Just adding that I loved Jane's two narrative examples.
However, I wouldn't add anything along the lines of "blow hard" to the Humakti - he's a product of his culture and describing himself in those terms. In Orlanthi society if you don't blow your own trumpet no other bugger will! It's only if you don't deliver does it come back to bite you.
> >"You think ***, Sword of Humakt, will surrender to
> >moon-addled Lunar scum? Never! Trust me, trust ***
> >ever-sharp, I'll get us out of this." He towers
> >his Lismelder comrades, impossibly good looks
> >silhouetted against the red sky. "You! Do you know
> >what it is you face? Today is a good day to die."
> >avoids an attack contemptuously, his grip crushes
> >man's skull and he hurls the body at his foes. "Go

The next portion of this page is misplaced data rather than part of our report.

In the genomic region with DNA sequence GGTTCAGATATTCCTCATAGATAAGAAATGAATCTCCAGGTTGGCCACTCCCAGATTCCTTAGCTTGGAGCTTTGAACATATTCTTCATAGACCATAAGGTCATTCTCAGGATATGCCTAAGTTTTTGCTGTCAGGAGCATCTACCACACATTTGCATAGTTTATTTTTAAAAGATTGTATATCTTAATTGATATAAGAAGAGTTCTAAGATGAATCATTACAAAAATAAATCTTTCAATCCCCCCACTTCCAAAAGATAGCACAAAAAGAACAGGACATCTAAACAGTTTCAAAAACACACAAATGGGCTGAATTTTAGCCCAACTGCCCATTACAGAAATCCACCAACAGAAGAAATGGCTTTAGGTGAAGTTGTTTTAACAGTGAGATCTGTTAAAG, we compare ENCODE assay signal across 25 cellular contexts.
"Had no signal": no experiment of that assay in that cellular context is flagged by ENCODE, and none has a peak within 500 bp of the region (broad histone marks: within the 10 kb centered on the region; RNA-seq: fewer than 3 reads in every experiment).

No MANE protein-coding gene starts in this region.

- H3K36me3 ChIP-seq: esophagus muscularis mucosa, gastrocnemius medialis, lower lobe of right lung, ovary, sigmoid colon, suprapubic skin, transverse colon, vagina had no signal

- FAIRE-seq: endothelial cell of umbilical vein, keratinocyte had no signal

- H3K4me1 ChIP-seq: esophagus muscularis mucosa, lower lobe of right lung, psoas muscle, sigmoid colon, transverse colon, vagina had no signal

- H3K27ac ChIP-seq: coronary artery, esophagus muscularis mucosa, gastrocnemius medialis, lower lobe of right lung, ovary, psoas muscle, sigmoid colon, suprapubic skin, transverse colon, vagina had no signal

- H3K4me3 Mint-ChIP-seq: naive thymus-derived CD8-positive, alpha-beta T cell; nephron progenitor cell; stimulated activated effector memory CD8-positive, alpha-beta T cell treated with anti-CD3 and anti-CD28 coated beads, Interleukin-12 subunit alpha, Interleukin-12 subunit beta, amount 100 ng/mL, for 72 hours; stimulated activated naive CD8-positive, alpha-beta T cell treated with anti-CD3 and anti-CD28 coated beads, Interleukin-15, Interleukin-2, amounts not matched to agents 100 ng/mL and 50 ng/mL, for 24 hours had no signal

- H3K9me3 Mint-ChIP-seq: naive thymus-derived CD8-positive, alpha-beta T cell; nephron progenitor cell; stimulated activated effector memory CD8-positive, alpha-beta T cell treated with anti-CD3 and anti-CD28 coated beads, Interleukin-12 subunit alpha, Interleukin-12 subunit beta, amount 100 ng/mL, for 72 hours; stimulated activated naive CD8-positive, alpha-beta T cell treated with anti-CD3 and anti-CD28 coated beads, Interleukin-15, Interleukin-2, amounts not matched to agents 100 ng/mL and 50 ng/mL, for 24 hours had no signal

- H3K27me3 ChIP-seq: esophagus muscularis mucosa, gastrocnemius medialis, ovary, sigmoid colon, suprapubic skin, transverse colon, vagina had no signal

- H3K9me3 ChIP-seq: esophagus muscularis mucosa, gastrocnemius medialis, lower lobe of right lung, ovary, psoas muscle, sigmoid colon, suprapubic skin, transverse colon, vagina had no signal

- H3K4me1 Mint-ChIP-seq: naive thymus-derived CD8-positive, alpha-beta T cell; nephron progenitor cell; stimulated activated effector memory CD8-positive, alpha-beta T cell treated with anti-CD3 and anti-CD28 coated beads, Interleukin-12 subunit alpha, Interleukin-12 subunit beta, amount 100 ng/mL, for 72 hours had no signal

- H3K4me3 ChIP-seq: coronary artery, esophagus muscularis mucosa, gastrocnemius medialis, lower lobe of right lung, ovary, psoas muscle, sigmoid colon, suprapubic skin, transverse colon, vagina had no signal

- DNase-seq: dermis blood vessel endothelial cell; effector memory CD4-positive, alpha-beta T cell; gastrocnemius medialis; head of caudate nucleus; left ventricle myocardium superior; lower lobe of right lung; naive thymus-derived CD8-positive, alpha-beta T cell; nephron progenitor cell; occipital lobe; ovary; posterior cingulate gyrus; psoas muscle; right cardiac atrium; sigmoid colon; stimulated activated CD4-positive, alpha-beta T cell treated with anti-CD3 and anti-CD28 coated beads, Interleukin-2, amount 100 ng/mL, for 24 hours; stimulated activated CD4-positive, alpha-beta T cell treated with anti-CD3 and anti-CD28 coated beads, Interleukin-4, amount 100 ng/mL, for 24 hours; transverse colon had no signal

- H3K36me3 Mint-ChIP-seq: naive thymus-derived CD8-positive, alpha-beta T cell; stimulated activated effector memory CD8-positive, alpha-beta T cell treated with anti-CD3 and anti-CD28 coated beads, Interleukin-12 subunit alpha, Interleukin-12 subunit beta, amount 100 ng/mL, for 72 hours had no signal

> >back while you still can."
> I lurk out for a moment just because I think this
> narrative is one of the
> best I have seen in quite a while
> >That's 83 words so far.
> To encourage using evocative names for abilities. An
> option would be to
> simply count multiple words abilities as a single
> word. Like for names and
> >Towers above comrades (aka "tall", or are they
> >"grip crushes a man's skull" (aka "strong")
> >hurl body at foes
> Another options could be to allow multiple abilities
> from the same
> catchphrase. The abilities above could be :
> Towers above comrades (more presence oriented)
> Grip crushes a man's skull (a signature move)
> Hurl body at foes
> Throw or even Strong again if you allow bonuses from
> multiple references
> Depending on the player's vision,
> "Go back while you still can."
> "I'll get us out of this"
> Could also give him "full of crap", "intimidating",
> "blows hot air" or
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